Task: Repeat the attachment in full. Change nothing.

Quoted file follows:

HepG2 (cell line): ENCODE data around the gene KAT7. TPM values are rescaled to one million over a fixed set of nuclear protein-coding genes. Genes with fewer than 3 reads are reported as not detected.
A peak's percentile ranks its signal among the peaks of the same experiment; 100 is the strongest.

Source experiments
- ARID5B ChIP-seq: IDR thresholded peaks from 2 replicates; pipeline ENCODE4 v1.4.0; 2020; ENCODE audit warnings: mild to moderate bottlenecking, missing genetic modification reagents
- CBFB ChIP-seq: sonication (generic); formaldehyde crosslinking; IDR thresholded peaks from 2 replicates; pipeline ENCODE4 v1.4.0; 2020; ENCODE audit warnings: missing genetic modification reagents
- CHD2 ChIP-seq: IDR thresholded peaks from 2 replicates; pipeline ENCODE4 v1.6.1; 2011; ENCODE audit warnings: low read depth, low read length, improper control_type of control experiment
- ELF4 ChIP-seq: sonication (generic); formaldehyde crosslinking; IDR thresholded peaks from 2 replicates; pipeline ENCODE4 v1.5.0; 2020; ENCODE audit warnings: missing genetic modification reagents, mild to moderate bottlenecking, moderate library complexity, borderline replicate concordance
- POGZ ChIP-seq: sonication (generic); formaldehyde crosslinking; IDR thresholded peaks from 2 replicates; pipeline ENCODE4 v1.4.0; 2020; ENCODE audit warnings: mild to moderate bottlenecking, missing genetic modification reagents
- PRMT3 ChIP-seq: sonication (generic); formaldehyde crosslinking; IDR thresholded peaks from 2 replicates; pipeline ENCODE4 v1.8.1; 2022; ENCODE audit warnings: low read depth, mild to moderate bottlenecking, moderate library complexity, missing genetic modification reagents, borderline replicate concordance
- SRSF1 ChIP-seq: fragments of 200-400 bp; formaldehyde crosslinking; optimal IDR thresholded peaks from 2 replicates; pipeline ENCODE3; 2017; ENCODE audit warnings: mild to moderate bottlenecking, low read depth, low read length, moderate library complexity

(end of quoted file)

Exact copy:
HepG2 (cell line): ENCODE data around the gene KAT7. TPM values are rescaled to one million over a fixed set of nuclear protein-coding genes. Genes with fewer than 3 reads are reported as not detected.
A peak's percentile ranks its signal among the peaks of the same experiment; 100 is the strongest.

Source experiments
- ARID5B ChIP-seq: IDR thresholded peaks from 2 replicates; pipeline ENCODE4 v1.4.0; 2020; ENCODE audit warnings: mild to moderate bottlenecking, missing genetic modification reagents
- CBFB ChIP-seq: sonication (generic); formaldehyde crosslinking; IDR thresholded peaks from 2 replicates; pipeline ENCODE4 v1.4.0; 2020; ENCODE audit warnings: missing genetic modification reagents
- CHD2 ChIP-seq: IDR thresholded peaks from 2 replicates; pipeline ENCODE4 v1.6.1; 2011; ENCODE audit warnings: low read depth, low read length, improper control_type of control experiment
- ELF4 ChIP-seq: sonication (generic); formaldehyde crosslinking; IDR thresholded peaks from 2 replicates; pipeline ENCODE4 v1.5.0; 2020; ENCODE audit warnings: missing genetic modification reagents, mild to moderate bottlenecking, moderate library complexity, borderline replicate concordance
- POGZ ChIP-seq: sonication (generic); formaldehyde crosslinking; IDR thresholded peaks from 2 replicates; pipeline ENCODE4 v1.4.0; 2020; ENCODE audit warnings: mild to moderate bottlenecking, missing genetic modification reagents
- PRMT3 ChIP-seq: sonication (generic); formaldehyde crosslinking; IDR thresholded peaks from 2 replicates; pipeline ENCODE4 v1.8.1; 2022; ENCODE audit warnings: low read depth, mild to moderate bottlenecking, moderate library complexity, missing genetic modification reagents, borderline replicate concordance
- SRSF1 ChIP-seq: fragments of 200-400 bp; formaldehyde crosslinking; optimal IDR thresholded peaks from 2 replicates; pipeline ENCODE3; 2017; ENCODE audit warnings: mild to moderate bottlenecking, low read depth, low read length, moderate library complexity